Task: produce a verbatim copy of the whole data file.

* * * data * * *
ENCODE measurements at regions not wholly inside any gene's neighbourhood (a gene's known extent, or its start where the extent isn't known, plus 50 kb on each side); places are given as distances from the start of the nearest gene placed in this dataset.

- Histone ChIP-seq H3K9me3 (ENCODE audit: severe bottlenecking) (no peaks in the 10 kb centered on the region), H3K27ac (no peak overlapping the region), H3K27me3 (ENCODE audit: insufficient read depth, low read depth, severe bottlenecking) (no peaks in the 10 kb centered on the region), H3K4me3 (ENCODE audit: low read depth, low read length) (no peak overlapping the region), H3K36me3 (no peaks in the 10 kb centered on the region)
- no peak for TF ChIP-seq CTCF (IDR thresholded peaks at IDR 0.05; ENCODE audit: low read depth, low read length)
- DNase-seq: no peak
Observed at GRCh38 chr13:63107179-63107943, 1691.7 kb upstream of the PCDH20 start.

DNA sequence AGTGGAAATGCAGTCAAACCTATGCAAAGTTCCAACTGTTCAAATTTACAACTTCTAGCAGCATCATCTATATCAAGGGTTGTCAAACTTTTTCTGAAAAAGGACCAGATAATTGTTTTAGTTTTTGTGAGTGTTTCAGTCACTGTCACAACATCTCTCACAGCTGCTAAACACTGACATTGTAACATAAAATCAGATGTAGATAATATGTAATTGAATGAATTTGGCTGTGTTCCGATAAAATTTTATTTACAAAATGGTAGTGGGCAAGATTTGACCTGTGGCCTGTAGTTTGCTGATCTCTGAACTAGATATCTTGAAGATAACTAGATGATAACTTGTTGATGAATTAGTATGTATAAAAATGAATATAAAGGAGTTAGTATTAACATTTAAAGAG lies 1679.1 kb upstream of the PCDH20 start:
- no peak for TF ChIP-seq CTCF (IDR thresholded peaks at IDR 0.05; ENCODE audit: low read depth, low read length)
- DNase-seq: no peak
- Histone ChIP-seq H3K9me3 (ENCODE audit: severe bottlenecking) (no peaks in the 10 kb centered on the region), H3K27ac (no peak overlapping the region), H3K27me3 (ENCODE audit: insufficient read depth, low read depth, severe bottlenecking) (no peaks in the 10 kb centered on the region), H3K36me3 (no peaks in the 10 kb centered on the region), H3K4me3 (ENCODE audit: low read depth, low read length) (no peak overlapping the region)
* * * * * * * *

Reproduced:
ENCODE measurements at regions not wholly inside any gene's neighbourhood (a gene's known extent, or its start where the extent isn't known, plus 50 kb on each side); places are given as distances from the start of the nearest gene placed in this dataset.

- Histone ChIP-seq H3K9me3 (ENCODE audit: severe bottlenecking) (no peaks in the 10 kb centered on the region), H3K27ac (no peak overlapping the region), H3K27me3 (ENCODE audit: insufficient read depth, low read depth, severe bottlenecking) (no peaks in the 10 kb centered on the region), H3K4me3 (ENCODE audit: low read depth, low read length) (no peak overlapping the region), H3K36me3 (no peaks in the 10 kb centered on the region)
- no peak for TF ChIP-seq CTCF (IDR thresholded peaks at IDR 0.05; ENCODE audit: low read depth, low read length)
- DNase-seq: no peak
Observed at GRCh38 chr13:63107179-63107943, 1691.7 kb upstream of the PCDH20 start.

DNA sequence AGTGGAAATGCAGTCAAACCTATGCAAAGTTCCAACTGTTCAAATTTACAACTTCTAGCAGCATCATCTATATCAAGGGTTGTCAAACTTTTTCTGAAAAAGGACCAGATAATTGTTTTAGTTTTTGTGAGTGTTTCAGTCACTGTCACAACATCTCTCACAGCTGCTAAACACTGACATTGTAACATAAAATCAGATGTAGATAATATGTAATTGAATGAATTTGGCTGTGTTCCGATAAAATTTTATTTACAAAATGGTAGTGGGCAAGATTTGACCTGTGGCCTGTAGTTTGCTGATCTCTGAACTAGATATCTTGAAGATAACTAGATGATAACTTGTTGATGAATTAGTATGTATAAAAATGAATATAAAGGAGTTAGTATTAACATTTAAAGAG lies 1679.1 kb upstream of the PCDH20 start:
- no peak for TF ChIP-seq CTCF (IDR thresholded peaks at IDR 0.05; ENCODE audit: low read depth, low read length)
- DNase-seq: no peak
- Histone ChIP-seq H3K9me3 (ENCODE audit: severe bottlenecking) (no peaks in the 10 kb centered on the region), H3K27ac (no peak overlapping the region), H3K27me3 (ENCODE audit: insufficient read depth, low read depth, severe bottlenecking) (no peaks in the 10 kb centered on the region), H3K36me3 (no peaks in the 10 kb centered on the region), H3K4me3 (ENCODE audit: low read depth, low read length) (no peak overlapping the region)